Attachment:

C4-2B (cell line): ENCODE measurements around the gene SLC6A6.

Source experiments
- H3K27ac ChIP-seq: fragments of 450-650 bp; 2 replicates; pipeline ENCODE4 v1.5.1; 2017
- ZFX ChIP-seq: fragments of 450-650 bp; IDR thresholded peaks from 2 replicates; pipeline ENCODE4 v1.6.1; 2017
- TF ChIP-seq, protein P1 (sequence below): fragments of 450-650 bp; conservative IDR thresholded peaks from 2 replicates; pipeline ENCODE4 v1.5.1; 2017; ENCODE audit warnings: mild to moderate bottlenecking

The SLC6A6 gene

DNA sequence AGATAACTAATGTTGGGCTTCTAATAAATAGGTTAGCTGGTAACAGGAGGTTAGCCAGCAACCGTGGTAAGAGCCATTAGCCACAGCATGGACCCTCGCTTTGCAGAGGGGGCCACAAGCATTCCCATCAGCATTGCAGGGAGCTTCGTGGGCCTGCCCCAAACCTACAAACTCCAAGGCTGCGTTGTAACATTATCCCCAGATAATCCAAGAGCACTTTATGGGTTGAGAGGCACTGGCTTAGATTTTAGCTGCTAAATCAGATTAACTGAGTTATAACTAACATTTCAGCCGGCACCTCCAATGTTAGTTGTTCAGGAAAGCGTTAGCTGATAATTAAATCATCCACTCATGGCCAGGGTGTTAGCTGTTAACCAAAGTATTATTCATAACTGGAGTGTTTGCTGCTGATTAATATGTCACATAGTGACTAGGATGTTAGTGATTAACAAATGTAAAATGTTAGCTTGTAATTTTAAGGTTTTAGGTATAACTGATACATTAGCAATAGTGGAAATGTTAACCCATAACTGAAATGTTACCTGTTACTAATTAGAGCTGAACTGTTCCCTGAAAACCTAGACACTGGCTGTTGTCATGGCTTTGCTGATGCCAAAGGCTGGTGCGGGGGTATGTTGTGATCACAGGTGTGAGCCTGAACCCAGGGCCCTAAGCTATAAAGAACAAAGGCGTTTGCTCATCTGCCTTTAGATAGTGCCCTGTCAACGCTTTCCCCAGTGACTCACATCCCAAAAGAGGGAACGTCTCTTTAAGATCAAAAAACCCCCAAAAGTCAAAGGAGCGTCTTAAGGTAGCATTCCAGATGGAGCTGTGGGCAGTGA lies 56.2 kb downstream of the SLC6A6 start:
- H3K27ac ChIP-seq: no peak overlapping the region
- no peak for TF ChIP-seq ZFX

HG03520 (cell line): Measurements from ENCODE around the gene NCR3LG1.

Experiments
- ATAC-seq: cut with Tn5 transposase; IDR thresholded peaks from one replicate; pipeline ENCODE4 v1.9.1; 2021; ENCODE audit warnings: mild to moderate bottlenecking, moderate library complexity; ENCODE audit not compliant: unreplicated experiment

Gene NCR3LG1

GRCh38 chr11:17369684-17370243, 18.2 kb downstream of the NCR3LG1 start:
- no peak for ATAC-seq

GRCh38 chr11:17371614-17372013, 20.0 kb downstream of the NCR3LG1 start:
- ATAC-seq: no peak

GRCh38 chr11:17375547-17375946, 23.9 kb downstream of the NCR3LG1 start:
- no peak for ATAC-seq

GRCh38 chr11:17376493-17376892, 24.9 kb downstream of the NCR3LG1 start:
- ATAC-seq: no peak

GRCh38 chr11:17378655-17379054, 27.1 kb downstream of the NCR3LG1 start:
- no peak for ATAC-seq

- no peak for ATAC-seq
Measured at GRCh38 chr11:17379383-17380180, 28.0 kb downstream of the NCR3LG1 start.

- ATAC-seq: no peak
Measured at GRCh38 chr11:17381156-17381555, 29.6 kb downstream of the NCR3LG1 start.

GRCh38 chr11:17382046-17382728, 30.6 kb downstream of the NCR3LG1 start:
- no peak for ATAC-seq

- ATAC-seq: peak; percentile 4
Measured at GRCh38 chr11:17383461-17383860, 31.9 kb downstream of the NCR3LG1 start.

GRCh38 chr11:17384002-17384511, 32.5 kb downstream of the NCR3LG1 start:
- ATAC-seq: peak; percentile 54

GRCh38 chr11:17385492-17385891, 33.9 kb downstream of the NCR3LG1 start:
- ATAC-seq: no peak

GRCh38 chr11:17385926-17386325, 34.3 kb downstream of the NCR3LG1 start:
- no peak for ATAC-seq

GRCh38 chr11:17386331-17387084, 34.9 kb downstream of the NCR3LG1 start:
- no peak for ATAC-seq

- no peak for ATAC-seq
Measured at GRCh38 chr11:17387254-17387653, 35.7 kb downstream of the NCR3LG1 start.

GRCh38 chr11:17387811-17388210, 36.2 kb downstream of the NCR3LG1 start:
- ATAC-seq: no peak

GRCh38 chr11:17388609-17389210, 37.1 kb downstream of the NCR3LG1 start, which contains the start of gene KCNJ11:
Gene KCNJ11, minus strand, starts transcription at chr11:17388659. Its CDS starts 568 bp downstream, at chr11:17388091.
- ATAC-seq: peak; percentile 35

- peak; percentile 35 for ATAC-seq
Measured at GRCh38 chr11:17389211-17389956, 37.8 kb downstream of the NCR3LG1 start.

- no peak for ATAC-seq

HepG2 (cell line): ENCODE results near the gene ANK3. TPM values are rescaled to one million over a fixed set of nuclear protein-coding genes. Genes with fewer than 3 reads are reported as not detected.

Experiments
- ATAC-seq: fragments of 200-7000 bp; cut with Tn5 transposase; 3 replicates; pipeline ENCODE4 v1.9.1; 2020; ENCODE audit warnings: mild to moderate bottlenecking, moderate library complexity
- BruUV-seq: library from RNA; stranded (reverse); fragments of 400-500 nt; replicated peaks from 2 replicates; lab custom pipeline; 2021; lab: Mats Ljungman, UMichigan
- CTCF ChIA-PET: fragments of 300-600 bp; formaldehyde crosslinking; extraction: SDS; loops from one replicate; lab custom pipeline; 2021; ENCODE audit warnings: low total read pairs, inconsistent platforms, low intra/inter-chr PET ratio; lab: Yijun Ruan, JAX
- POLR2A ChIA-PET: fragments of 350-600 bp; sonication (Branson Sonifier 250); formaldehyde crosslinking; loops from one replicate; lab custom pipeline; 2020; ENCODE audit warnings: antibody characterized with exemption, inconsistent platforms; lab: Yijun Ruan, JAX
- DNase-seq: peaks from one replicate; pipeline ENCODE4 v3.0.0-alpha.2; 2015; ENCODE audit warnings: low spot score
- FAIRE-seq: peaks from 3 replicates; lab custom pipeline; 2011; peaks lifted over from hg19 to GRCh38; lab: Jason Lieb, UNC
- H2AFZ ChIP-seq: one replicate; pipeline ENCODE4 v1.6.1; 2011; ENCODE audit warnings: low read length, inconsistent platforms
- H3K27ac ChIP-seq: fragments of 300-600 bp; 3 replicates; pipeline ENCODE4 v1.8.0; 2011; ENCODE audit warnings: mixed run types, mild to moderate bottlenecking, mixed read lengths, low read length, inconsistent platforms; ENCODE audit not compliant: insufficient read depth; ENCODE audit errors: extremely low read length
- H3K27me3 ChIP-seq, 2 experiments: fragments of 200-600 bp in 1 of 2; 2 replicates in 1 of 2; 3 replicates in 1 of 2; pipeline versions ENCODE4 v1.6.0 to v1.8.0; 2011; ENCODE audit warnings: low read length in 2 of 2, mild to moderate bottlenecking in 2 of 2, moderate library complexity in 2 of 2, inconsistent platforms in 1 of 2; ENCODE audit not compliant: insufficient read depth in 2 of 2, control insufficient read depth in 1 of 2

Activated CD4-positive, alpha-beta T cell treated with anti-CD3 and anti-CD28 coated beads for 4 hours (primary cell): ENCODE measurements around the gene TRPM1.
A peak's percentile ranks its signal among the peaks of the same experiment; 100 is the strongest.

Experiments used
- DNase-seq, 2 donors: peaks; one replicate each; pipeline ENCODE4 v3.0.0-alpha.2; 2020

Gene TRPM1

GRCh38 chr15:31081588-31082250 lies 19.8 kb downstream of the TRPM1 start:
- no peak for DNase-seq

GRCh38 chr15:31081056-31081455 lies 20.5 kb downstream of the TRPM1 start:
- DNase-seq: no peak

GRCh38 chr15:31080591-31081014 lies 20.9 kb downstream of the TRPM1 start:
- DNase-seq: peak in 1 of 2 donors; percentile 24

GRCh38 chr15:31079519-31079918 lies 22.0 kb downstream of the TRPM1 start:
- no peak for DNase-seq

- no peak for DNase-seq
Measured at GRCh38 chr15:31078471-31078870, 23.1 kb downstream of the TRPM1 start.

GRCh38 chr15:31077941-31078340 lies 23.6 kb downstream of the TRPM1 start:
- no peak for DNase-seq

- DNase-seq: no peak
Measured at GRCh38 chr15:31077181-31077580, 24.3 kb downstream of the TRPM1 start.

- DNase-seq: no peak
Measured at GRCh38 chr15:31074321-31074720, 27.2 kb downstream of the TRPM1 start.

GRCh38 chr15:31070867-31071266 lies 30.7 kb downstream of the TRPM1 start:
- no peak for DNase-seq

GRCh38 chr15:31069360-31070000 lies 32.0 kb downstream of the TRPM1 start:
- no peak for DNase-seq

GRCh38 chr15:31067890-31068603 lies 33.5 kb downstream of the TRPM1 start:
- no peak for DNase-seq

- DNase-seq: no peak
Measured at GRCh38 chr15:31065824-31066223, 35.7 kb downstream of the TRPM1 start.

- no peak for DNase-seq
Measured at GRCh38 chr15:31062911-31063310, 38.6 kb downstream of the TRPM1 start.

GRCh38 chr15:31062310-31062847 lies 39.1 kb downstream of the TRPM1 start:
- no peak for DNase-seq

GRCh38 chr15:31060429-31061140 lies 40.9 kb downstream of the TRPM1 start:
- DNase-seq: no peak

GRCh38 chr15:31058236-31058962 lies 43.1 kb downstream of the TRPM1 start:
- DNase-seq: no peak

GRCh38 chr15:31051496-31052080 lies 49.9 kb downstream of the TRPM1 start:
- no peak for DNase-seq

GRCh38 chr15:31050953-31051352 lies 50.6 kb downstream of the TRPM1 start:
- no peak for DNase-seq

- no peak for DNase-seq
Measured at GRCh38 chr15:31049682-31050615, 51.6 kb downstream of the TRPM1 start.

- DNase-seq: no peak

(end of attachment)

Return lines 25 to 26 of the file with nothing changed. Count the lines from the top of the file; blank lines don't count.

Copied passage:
Measured at GRCh38 chr11:17379383-17380180, 28.0 kb downstream of the NCR3LG1 start.

- ATAC-seq: no peak